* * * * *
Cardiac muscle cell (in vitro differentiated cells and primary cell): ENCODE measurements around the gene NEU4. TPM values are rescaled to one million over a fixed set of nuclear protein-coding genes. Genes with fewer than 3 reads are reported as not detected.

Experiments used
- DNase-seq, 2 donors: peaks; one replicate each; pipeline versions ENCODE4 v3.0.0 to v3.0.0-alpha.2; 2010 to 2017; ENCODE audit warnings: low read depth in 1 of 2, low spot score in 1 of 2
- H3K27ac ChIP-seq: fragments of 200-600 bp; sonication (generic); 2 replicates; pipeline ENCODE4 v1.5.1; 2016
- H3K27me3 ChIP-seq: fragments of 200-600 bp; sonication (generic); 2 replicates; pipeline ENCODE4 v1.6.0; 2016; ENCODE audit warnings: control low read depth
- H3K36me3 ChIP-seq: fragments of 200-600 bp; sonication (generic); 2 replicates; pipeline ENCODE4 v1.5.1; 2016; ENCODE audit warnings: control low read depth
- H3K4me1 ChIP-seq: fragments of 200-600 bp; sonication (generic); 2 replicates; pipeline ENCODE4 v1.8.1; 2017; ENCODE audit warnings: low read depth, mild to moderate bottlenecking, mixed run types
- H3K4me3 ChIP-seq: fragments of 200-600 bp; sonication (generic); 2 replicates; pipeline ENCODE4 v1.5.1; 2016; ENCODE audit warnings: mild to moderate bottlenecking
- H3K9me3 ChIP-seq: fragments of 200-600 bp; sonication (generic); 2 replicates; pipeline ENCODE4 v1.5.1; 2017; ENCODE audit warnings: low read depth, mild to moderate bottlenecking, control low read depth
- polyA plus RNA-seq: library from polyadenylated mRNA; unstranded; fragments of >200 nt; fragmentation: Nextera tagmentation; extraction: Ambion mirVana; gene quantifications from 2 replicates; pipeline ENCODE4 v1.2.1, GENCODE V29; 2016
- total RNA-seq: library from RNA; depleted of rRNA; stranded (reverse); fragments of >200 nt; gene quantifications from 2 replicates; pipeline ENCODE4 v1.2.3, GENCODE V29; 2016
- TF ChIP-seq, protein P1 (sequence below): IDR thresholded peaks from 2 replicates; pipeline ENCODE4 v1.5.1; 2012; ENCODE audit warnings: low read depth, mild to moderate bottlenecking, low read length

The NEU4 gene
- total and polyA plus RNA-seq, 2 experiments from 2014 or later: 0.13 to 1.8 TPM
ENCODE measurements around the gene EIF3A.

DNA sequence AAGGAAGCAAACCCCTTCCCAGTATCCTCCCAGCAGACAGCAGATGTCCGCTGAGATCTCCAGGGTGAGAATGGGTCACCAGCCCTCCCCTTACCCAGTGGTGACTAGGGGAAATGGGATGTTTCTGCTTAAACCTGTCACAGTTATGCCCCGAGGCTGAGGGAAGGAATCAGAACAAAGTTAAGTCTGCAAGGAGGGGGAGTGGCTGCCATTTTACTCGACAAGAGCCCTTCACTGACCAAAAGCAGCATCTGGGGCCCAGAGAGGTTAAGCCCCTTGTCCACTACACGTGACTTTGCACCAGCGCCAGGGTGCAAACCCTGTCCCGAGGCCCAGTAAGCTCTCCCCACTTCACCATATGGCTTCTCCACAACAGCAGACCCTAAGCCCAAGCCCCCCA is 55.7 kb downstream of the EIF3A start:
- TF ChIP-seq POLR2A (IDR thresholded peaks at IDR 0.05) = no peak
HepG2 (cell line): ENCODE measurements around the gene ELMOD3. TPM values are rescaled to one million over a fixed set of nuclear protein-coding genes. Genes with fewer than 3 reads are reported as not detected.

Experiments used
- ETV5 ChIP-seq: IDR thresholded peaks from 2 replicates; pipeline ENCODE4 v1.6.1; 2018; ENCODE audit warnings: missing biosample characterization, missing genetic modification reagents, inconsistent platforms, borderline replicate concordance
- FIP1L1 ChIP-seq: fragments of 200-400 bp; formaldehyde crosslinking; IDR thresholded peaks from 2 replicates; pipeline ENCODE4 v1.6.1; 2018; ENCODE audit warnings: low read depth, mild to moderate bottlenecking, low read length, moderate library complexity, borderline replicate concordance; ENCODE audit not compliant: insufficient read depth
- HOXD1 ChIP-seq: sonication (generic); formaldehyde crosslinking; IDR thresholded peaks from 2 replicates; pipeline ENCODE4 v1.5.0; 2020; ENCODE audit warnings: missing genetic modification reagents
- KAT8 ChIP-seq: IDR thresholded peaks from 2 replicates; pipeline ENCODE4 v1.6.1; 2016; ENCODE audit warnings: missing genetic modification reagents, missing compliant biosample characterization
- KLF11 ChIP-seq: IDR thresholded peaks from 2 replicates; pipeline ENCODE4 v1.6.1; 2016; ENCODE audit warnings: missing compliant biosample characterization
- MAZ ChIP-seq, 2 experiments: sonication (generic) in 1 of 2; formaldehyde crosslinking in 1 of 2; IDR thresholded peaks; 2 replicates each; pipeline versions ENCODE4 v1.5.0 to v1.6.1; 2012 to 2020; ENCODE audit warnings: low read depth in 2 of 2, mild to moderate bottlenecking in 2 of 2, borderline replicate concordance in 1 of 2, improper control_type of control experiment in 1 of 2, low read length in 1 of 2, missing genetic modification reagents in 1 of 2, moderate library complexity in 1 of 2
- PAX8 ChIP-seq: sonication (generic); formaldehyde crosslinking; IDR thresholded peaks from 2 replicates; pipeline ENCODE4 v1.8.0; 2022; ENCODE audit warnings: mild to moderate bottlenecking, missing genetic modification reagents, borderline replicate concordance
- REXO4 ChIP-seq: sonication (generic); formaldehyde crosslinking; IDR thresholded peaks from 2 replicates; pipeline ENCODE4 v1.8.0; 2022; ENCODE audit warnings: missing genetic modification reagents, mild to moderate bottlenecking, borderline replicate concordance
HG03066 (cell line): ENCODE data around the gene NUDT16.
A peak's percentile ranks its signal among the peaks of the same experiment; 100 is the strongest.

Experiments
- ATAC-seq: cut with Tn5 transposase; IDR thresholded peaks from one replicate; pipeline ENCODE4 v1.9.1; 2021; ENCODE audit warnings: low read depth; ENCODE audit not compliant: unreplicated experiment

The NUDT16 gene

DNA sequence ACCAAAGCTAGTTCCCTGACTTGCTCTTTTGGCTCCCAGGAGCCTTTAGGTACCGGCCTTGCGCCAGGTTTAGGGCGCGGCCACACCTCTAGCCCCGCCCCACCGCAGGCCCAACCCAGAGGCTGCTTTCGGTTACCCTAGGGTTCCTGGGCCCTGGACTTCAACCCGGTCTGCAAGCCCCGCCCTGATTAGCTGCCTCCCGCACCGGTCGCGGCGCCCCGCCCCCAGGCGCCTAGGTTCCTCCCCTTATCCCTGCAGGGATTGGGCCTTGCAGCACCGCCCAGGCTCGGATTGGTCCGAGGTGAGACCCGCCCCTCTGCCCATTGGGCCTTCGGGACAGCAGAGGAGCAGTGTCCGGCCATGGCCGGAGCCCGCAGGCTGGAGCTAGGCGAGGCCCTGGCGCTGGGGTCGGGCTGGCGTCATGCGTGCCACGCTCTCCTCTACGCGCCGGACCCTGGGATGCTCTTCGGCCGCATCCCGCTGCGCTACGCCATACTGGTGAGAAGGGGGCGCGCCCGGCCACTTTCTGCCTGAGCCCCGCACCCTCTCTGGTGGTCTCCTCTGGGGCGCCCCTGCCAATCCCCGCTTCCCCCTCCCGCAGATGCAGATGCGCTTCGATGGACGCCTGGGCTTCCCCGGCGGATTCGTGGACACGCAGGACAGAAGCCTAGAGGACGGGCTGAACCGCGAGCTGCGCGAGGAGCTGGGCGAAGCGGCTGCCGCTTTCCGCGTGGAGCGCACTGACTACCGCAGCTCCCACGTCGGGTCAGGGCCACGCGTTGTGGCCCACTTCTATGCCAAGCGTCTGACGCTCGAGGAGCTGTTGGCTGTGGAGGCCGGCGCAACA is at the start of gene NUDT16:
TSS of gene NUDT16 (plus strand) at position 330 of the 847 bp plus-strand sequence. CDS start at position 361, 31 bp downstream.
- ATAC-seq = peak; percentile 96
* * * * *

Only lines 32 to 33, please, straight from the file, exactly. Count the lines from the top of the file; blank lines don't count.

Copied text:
The NUDT16 gene

DNA sequence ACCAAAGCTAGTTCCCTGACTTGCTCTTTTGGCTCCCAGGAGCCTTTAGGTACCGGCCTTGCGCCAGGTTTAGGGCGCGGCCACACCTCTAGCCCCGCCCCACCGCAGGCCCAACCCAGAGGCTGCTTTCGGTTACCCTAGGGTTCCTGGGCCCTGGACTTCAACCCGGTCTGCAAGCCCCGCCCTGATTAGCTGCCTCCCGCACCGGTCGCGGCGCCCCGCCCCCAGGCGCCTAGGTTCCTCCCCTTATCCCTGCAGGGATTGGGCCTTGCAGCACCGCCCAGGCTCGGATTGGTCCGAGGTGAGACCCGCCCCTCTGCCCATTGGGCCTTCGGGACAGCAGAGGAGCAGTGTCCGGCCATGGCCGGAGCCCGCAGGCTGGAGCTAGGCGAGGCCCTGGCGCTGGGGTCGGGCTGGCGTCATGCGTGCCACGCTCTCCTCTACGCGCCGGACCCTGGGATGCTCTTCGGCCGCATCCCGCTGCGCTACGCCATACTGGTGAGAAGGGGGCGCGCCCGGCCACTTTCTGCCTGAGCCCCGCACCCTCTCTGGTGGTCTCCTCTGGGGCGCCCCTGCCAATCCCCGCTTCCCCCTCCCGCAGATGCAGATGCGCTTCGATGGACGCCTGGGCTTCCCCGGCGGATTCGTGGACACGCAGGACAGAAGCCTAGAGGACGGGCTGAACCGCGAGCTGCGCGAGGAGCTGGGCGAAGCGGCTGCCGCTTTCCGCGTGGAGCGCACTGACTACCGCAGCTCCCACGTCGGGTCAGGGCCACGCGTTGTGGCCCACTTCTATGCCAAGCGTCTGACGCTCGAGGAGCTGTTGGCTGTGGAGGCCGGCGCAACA is at the start of gene NUDT16: